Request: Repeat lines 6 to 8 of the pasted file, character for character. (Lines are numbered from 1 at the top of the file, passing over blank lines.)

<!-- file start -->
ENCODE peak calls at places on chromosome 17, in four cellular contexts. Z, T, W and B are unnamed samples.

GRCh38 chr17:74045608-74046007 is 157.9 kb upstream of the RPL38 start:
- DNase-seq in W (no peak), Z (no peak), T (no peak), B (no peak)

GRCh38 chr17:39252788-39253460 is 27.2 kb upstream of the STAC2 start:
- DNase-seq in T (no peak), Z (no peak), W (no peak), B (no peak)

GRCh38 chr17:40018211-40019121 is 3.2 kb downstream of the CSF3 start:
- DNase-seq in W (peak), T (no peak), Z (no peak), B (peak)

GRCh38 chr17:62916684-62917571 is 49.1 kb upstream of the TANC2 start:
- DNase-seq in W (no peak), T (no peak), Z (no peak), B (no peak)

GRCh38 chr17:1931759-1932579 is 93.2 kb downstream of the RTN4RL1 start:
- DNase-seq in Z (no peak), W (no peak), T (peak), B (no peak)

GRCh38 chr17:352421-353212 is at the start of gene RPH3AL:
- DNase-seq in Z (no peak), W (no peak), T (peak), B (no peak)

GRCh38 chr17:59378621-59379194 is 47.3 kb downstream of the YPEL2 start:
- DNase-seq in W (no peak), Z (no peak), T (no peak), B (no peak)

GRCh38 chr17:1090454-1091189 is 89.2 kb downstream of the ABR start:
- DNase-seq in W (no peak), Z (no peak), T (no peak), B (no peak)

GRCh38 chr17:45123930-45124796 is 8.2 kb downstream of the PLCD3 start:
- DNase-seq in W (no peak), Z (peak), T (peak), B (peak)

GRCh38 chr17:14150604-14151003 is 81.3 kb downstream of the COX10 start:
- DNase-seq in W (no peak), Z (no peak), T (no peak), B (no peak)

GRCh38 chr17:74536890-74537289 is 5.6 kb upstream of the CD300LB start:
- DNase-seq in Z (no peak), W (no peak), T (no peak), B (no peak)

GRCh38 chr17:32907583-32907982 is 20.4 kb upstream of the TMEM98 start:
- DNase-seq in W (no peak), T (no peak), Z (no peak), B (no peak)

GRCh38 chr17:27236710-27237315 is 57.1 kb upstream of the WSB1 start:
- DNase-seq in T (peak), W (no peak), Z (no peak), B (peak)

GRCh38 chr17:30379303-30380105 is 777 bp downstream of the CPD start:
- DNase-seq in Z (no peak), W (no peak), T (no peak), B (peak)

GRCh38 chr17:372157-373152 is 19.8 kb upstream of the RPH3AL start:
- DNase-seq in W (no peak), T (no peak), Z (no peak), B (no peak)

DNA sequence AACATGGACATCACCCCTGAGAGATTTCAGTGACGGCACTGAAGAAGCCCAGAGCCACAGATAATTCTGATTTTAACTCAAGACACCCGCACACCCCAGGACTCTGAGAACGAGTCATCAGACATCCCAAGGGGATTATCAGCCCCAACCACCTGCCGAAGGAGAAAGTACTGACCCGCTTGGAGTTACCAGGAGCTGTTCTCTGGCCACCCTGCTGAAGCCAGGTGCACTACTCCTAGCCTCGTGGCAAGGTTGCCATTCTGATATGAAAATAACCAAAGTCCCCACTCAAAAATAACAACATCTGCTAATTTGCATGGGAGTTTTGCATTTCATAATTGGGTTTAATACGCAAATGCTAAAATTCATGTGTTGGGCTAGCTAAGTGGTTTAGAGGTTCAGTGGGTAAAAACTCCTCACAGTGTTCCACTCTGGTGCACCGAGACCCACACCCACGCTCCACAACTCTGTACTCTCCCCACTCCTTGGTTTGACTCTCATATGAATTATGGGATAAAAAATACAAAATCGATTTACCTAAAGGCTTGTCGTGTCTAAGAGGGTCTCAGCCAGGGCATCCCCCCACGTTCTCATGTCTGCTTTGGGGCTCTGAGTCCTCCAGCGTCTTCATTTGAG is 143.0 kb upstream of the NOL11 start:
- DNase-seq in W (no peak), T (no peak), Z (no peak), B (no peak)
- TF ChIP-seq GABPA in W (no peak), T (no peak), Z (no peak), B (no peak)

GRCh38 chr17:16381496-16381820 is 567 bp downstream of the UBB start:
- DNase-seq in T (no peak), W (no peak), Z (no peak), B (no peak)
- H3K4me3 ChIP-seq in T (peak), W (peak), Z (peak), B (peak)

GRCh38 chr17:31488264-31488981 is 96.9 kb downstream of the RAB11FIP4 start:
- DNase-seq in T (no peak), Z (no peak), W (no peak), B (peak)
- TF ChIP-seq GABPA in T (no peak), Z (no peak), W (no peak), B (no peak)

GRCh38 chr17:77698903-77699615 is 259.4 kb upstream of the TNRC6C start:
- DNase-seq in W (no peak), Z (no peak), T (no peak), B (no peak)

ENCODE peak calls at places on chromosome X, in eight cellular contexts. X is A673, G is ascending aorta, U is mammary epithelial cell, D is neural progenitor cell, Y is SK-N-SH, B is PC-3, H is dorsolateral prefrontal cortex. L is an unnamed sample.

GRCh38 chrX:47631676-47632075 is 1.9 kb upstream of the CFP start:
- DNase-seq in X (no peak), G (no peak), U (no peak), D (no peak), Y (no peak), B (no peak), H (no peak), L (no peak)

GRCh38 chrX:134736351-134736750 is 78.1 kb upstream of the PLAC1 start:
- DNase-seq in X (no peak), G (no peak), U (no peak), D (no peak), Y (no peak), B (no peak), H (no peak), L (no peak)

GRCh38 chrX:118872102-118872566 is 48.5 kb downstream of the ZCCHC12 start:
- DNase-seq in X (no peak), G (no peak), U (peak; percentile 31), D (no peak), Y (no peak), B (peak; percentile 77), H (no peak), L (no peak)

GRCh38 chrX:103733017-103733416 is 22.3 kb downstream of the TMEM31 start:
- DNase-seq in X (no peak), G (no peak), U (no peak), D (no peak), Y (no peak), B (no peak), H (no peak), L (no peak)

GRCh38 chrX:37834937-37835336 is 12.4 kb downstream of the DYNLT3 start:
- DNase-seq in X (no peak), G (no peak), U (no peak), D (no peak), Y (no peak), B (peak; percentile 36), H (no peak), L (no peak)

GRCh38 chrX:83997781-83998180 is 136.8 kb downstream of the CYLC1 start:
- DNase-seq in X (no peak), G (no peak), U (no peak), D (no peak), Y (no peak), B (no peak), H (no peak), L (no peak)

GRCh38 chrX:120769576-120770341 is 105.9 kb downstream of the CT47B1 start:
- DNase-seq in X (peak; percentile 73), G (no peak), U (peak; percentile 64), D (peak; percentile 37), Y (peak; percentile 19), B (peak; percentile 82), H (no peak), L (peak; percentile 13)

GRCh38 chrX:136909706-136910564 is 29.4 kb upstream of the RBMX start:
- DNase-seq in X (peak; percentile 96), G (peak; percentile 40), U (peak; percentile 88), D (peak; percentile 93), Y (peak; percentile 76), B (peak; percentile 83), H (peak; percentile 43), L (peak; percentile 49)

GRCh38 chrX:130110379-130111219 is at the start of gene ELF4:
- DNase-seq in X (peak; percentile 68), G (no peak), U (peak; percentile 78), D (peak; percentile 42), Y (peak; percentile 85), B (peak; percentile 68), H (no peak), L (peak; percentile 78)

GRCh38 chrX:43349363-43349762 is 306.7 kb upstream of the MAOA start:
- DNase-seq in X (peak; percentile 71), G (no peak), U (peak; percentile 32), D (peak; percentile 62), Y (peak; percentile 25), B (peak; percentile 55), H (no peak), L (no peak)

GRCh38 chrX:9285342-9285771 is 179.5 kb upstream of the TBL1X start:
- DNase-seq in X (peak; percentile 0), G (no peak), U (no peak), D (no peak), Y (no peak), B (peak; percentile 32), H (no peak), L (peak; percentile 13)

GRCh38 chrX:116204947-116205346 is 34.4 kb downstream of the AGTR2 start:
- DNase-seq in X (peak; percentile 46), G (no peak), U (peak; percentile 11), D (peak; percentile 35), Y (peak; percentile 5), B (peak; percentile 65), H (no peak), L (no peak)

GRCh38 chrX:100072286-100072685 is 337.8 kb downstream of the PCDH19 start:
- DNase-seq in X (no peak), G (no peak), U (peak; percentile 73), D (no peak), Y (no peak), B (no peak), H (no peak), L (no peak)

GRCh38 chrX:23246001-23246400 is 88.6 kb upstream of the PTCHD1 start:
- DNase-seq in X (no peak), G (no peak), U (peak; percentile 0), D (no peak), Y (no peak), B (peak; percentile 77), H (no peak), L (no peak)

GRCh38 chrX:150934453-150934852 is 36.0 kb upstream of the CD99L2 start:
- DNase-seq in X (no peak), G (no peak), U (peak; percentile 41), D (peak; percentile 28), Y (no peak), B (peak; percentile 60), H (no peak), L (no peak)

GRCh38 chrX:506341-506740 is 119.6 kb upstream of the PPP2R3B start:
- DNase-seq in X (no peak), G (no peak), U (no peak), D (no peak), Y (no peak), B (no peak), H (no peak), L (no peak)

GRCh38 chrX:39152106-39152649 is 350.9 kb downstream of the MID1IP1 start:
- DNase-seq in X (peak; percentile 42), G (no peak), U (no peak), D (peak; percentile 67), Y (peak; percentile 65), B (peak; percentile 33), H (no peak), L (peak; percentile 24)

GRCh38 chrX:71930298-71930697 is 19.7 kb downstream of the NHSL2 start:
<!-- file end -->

GRCh38 chr17:40018211-40019121 is 3.2 kb downstream of the CSF3 start:
- DNase-seq in W (peak), T (no peak), Z (no peak), B (peak)

GRCh38 chr17:62916684-62917571 is 49.1 kb upstream of the TANC2 start: